That said, any particular reason not to use the table saw to cut the angled lines to correct depth? I can imagine that the width of the TS blade might make for some not-so-nice corners. Answer: Bridge City Jointmaker Pro. That thing gives me the chills, and seems to be just on the right side of the hand/power divide for this blog (but please correct me if I am wrong).

Cool post, and something I have wanted to try for a long time.

Kari Hultman said...

Geemoney,my preference is to use handtools whenever possible, but you could cut the angles on a table saw. But as you pointed out, with the wider blade, you would have to stop short of the bottom of the dovetail and clean it up with either a chisel or dovetail plane.

To cut a bevel along the edge of a board with a handsaw or plane, mark the depth of cut on both sides of the corner and plane/cut down to your lines. It's similar to how I cut the bevels on the stretcher of the sawbuck table.

The Jointmaker is very impressive, but I'm not sure I would ever buy one. Somehow handsawing seems more like you are making the cut rather than a machine (albeit, a non-electical one). But that's just my opinion. It's an awesome piece of equipment, for sure.

Anonymous said...

I for one am duly impressed with the Jointmaster Pro. There is just one thing that I can't quite understand... After you clamp the workpiece, do you move the saw or do you move the Jointmaster Pro?

Metalworker Mike said...

Gary: There's a sliding table that the work is clamped to, either with an actual clamp or just with your fingers. You push the table forwards, and the saw stays stationary. After each stroke you raise the blade and push it again until you're at depth. It has some seriously interesting features, but it's too expensive to be interesting *enough* for me to pay for, personally.


Kari Hultman said...

Gary, check out this video for the jointmaker on Youtube:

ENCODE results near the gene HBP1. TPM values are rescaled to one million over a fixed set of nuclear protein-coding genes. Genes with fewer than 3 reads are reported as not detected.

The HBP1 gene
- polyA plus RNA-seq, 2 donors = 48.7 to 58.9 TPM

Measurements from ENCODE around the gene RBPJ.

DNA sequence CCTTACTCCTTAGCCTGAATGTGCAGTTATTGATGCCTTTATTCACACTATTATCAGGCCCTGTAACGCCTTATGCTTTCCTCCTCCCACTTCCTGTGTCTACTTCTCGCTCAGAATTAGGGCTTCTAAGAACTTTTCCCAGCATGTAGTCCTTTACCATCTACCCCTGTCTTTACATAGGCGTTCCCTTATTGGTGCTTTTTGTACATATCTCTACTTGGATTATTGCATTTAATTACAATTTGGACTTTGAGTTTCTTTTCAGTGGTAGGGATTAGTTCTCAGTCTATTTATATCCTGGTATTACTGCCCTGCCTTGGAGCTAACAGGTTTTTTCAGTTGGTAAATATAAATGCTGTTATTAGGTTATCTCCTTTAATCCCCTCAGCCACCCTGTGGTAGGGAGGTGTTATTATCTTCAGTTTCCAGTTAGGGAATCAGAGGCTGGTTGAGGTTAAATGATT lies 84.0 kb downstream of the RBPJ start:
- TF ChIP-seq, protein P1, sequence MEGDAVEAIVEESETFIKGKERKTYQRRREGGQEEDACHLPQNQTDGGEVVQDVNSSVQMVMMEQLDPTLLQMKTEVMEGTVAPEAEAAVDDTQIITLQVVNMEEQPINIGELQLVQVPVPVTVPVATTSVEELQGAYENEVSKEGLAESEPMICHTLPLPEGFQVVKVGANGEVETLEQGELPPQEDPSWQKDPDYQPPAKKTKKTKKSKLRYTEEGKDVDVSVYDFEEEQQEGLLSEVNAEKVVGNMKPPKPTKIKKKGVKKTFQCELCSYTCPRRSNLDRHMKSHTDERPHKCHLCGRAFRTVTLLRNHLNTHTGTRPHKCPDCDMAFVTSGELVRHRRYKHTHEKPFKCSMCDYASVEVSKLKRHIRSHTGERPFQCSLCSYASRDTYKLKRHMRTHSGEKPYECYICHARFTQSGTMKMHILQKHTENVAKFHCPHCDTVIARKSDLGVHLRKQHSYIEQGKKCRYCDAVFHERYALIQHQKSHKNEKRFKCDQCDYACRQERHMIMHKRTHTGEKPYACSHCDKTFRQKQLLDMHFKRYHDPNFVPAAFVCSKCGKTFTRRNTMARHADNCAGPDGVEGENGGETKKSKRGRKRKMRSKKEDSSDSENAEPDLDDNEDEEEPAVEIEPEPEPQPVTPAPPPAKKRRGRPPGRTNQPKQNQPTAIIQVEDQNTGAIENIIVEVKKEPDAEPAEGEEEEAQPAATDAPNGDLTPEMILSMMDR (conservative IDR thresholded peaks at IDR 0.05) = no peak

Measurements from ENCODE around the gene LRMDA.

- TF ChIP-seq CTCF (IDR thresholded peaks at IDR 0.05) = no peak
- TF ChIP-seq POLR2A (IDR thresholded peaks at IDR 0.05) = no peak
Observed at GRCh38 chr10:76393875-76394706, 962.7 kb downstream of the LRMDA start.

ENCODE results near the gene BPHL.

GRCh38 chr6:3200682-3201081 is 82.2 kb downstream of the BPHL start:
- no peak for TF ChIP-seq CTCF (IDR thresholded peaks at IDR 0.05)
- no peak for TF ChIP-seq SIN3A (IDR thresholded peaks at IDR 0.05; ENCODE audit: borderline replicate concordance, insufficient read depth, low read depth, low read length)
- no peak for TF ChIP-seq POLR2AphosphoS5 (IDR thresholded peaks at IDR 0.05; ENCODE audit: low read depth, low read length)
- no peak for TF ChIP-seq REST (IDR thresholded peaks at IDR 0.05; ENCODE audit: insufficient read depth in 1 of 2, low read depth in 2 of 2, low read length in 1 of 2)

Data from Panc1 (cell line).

Vic Hubbard said...


You'll have to forgive me. I usually am very tired when I actually sit down to read my favorite blogs. I was already following you when you made the Desert Island post. I would definitely love and more in depth and prolonged ode to hand tools.

will said...

The Jointmaker, another new tool that's new to me.

I watched the youtube vid, went to Bridge City's site, saw the price ($1295.) and the out of stock sign.

I don't know which is more amazing: what it does, how much it costs or the out of stock sign.

I suppose in the typical gadget-happy workshop, especially with our long history of dovetail jigs, mortising jigs, joinery jigs, sharpening jigs and the rest - the Jointmaker will be another successful machine that dazzles and amazes.

One thing: The wowie factor of the demonstrations must be tempered by the size and type of wood used. If you are making small boxes, that's one thing. Large drawer pieces and cuts on the ends of large boards are another.

It is sort of ironic - a new tool with the gee-whiz factor and it isn't even electric!

Kari Hultman said...

Good points, Bill. I am glad, as you said, that it's a non-electric tool that's getting so much press. I wonder if it comes with sharpening instructions or extra blades?